What Is Best Way To Communicate Your Pain To Your Doctor?

Discussion in 'Chit Chat' started by JLH, May 18, 2007.

  1. JLH

    JLH New Member

    What is the best way to communicate my pain to a physician?

    Clinicians need to know the seven aspects of pain to help make the correct diagnosis. Remember the mnemonic LOCATES to describe your pain:

    L = the exact Location of the pain and whether it travels to other body parts.

    O = Other associated symptoms such as nausea, numbness, or weakness.

    C = the Character of the pain, whether it’s throbbing, sharp, dull, or burning.

    A = Aggravating and Alleviating factors. What makes the pain better or worse?

    T = the Timing of the pain, how long it lasts, is it constant or intermittent?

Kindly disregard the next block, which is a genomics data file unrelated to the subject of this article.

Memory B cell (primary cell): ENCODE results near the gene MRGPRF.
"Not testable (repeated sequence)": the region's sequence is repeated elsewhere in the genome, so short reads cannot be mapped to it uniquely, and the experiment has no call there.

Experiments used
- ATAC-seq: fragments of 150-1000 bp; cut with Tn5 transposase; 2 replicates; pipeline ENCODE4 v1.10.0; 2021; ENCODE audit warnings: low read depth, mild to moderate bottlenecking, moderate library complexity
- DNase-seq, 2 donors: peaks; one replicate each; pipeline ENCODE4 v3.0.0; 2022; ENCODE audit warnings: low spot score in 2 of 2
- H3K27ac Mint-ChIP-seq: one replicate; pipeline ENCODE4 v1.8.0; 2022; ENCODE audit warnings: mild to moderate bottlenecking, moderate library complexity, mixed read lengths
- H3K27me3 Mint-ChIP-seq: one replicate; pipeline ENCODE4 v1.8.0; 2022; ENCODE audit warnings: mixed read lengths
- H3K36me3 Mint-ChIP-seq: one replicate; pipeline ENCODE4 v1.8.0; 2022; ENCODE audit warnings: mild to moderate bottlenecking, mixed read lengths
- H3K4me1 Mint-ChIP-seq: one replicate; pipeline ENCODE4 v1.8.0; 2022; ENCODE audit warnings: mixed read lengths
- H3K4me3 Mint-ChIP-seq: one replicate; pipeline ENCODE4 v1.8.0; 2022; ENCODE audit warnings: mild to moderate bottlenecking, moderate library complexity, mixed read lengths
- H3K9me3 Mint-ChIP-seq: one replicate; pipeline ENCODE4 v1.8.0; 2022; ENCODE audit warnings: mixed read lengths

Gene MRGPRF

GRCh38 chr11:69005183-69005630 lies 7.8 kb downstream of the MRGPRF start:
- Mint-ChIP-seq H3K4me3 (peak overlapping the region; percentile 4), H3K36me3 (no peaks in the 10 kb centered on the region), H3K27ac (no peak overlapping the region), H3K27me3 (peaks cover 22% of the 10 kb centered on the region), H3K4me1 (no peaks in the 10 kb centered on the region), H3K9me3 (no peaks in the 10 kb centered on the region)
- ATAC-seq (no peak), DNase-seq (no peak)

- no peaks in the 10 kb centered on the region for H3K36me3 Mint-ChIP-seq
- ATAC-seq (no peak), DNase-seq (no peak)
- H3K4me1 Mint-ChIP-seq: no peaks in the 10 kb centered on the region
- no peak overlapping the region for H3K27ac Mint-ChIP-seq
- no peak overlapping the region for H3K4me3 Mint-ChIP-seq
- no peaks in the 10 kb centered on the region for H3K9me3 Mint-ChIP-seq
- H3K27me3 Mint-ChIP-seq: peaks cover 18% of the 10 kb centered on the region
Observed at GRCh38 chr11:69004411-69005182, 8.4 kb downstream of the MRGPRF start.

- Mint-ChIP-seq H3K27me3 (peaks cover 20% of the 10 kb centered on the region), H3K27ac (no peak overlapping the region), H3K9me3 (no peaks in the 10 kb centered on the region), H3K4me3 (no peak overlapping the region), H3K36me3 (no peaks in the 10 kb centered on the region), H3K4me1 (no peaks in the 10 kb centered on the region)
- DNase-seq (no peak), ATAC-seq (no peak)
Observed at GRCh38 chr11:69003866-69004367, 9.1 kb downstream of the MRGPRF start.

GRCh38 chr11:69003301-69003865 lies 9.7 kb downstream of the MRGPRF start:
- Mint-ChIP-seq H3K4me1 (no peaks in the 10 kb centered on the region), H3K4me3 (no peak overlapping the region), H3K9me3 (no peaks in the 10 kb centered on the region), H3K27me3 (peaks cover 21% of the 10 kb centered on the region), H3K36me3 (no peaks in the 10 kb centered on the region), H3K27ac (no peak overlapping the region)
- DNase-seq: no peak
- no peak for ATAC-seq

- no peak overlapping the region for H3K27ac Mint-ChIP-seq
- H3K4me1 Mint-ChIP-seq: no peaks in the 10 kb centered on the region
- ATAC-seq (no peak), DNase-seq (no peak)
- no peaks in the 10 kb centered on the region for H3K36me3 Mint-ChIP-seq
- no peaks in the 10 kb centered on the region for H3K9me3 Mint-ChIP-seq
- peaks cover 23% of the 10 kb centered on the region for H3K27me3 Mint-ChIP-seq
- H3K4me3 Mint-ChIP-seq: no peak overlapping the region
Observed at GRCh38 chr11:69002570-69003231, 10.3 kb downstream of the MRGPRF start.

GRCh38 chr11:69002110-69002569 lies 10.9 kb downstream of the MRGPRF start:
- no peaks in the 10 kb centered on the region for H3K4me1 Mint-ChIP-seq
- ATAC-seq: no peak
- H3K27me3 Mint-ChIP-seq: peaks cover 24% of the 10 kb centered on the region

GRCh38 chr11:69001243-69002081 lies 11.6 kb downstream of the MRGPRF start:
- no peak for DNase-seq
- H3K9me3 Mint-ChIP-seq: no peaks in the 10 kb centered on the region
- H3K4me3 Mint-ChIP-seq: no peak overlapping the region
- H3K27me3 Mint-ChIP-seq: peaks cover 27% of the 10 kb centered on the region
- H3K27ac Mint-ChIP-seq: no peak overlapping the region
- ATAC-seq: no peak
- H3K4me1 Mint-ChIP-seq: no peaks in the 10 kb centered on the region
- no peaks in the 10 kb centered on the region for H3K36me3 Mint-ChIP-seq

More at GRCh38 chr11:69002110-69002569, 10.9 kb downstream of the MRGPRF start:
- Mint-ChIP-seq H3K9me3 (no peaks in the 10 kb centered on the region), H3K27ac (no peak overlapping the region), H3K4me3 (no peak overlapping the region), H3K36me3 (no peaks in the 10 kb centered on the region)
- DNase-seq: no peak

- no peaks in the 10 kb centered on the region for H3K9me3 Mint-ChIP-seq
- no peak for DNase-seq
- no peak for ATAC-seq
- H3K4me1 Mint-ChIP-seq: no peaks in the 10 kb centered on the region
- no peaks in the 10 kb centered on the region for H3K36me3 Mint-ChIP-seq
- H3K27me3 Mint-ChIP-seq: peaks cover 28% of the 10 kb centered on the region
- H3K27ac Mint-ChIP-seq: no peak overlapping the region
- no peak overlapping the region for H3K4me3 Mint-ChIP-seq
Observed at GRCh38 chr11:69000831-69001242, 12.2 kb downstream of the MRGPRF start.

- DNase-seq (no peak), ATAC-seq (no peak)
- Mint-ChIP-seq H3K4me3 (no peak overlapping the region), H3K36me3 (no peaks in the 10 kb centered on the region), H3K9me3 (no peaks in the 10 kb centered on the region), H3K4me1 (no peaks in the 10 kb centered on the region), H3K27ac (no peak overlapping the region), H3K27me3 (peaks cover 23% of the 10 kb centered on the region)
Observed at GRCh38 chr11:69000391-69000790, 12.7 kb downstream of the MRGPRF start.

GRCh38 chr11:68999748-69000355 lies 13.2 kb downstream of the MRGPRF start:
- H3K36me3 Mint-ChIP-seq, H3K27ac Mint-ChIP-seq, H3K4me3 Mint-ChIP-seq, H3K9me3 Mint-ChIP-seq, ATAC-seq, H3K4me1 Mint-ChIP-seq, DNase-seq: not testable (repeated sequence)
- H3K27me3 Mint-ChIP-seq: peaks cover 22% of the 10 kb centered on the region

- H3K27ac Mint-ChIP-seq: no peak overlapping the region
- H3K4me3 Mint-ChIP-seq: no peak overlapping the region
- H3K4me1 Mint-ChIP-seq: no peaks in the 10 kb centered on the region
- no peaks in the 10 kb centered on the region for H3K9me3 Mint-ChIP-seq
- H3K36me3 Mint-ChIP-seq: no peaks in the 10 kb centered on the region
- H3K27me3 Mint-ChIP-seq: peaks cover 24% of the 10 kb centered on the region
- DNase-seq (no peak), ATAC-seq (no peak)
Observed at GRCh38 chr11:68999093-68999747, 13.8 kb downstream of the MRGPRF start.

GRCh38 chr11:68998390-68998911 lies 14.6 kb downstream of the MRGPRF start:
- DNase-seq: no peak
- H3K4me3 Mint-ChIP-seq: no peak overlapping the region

E = the Environment where the pain occurs, for example, while working or at home.

    S = the Severity of the pain.

    Use a 0 to 10 pain scale from no pain to worst ever.

    To measure the severity of the pain, your doctor should have a visual analog scale which has a 0 (no pain) to 10 (worst pain ever) line where you choose the level of pain you are experiencing.

    Another scale called the Wong-Baker Faces scale shows six different facial expressions from happy (no hurt) to agony (hurts worst).

    May, 2007
    by Allan Platt, PA-C, MMSc
    The American Pain Foundation

    Allan Platt PA-C, MMSc, is a 1979 graduate and current faculty member at the Emory University PA Program and practiced at the Georgia Comprehensive Sickle Cell Center at Grady Health System in Atlanta. He is also co-author of Overcoming Pain (2004) and Hope and Destiny: A Patient’s and Parent’s Guide to Sickle Cell Disease (2006).

    [This Message was Edited on 05/18/2007]